Props to Virginia; North Carolina should follow
Published 6:29 pm Tuesday, November 27, 2018
A big headline out of Virginia this month — the state has become the first in the nation to achieve functional zero in terms of veteran homelessness. In essence, this means that there are never more veterans experiencing homelessness than can be housed in an average month. According to the National Alliance to End Homelessness, more than 4,000 veterans have been housed in the state since 2014.
It’s all part of a commitment made by the state of Virginia to tackle the issue of veteran homelessness. While there may still be isolated incidents of homeless veterans, the goal was to make these instances short, temporary and non-reoccurring.
So how has this effort thrived? It’s because of partnerships between federal, state and local governments, as well as nonprofit organizations, community leaders and local service providers. Starting in communities with high rates of veteran homelessness, the coordinating council, a state-level entity tasked with addressing the problem, began working with those communities to reduce the number of veterans on the streets.
Using a coordinated outreach, the communities identified by name every veteran living in homelessness and began placing them in housing. During this process, they were given access to income support, employment assistance, mental health services and resources to address trauma, physical disabilities and substance abuse.
The four communities that participated — Richmond, Roanoke, South Hampton and cities in the Peninsula region — housed 462 veterans in 100 days.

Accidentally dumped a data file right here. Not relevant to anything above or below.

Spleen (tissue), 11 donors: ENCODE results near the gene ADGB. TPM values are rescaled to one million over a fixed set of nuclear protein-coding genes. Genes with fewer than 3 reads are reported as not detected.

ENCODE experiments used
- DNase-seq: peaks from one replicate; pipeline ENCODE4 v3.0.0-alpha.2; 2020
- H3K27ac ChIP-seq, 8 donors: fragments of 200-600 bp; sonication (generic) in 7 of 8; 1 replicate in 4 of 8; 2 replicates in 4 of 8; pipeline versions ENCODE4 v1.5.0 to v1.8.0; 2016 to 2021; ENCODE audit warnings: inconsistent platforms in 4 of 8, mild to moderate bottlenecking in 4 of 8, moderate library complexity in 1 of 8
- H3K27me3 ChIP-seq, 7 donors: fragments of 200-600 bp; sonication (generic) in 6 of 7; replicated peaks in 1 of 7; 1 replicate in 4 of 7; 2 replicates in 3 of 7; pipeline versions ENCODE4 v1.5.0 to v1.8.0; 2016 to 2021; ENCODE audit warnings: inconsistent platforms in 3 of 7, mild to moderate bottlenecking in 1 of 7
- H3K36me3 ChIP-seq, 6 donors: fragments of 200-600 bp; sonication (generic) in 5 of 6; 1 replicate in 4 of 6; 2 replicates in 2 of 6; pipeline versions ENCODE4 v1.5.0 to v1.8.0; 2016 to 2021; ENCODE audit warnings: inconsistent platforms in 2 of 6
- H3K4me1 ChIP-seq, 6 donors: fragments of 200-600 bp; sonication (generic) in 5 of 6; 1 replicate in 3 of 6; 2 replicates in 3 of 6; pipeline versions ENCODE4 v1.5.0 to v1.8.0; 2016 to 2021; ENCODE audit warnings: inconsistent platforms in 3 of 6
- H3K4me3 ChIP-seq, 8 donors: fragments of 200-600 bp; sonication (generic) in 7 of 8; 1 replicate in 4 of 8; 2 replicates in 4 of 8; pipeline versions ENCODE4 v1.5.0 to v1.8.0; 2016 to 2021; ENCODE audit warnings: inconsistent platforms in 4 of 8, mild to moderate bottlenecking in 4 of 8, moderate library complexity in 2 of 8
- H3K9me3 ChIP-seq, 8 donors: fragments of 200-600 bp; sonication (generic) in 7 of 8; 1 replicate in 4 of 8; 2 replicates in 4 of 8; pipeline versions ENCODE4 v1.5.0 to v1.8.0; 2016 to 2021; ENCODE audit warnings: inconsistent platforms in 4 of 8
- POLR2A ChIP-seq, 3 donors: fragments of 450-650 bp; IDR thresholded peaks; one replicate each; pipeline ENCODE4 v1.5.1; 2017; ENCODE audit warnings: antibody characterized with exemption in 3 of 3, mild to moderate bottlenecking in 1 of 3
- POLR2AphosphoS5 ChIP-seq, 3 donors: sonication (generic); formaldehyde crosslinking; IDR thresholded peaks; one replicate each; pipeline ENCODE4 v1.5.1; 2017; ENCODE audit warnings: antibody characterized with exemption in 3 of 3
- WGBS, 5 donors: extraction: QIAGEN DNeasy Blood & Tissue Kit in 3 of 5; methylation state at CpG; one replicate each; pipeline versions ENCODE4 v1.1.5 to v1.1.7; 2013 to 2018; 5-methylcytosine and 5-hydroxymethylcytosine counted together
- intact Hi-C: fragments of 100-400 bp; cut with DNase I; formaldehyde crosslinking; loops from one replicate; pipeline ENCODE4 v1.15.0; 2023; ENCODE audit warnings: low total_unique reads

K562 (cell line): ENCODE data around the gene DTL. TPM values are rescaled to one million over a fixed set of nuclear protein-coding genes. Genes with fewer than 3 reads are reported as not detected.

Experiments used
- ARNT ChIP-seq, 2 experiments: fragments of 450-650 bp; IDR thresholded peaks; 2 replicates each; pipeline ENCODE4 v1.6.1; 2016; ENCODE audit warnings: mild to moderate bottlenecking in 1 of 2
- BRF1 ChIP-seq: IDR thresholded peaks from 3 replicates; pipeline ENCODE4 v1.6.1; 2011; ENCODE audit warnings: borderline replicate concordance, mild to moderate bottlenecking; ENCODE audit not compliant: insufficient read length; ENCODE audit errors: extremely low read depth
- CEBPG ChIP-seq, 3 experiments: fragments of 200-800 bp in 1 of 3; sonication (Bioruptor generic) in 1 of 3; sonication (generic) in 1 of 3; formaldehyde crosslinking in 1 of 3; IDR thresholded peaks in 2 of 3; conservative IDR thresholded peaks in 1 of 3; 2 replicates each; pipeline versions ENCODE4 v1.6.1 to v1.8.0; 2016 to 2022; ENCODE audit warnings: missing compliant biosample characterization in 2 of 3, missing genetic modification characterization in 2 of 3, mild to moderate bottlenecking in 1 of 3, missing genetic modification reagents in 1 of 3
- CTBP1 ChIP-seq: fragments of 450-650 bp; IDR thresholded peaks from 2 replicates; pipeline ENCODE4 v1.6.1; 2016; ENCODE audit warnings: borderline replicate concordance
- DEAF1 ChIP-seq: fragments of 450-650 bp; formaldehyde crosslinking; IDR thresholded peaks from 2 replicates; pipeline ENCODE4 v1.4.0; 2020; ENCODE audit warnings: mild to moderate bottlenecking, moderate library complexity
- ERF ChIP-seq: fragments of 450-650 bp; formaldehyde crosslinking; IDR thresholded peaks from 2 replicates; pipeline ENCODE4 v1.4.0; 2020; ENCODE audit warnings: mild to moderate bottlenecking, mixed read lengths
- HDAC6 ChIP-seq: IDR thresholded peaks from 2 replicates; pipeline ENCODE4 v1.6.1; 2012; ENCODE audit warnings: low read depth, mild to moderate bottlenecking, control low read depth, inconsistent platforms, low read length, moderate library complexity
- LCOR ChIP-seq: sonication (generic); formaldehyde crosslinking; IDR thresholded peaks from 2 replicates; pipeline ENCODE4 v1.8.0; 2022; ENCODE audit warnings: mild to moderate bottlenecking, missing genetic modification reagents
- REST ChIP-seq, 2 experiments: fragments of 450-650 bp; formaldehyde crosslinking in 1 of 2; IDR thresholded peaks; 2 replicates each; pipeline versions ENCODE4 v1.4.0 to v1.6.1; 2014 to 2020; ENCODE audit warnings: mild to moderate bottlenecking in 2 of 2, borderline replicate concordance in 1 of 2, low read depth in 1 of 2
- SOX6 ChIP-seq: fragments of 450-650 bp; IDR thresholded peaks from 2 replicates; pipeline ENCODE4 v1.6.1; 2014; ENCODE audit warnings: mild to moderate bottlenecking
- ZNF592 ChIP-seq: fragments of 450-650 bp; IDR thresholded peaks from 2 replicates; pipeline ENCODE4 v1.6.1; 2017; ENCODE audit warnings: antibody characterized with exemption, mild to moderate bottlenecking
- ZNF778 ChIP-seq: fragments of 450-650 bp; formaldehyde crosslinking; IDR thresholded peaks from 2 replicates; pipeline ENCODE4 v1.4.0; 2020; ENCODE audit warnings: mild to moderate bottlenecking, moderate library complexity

While this has been a tremendous effort on the part of many agencies and individuals, the end result is worth the price. No man or woman who wore the uniform should ever end up homeless. They deserve better, and the experiment in Virginia proves that we as a society can give them the support they deserve.
The report published online by the National Alliance to End Homelessness concludes in saying the efforts in Virginia should be looked at as a model in states and communities across the country. If they can do it there, why shouldn’t we be able to do it in North Carolina?
With commitment from federal, state and local leaders, the backing of community partners and the support of caring citizens, would it not be worth our time and treasure to end homelessness among our veteran population? If this strategy works with that population, who’s to say we couldn’t take it a step further? Given the proper support and resources, perhaps our society could become the first in the world to end homelessness. The veteran population is a good place to start.
Time to get to work, North Carolina.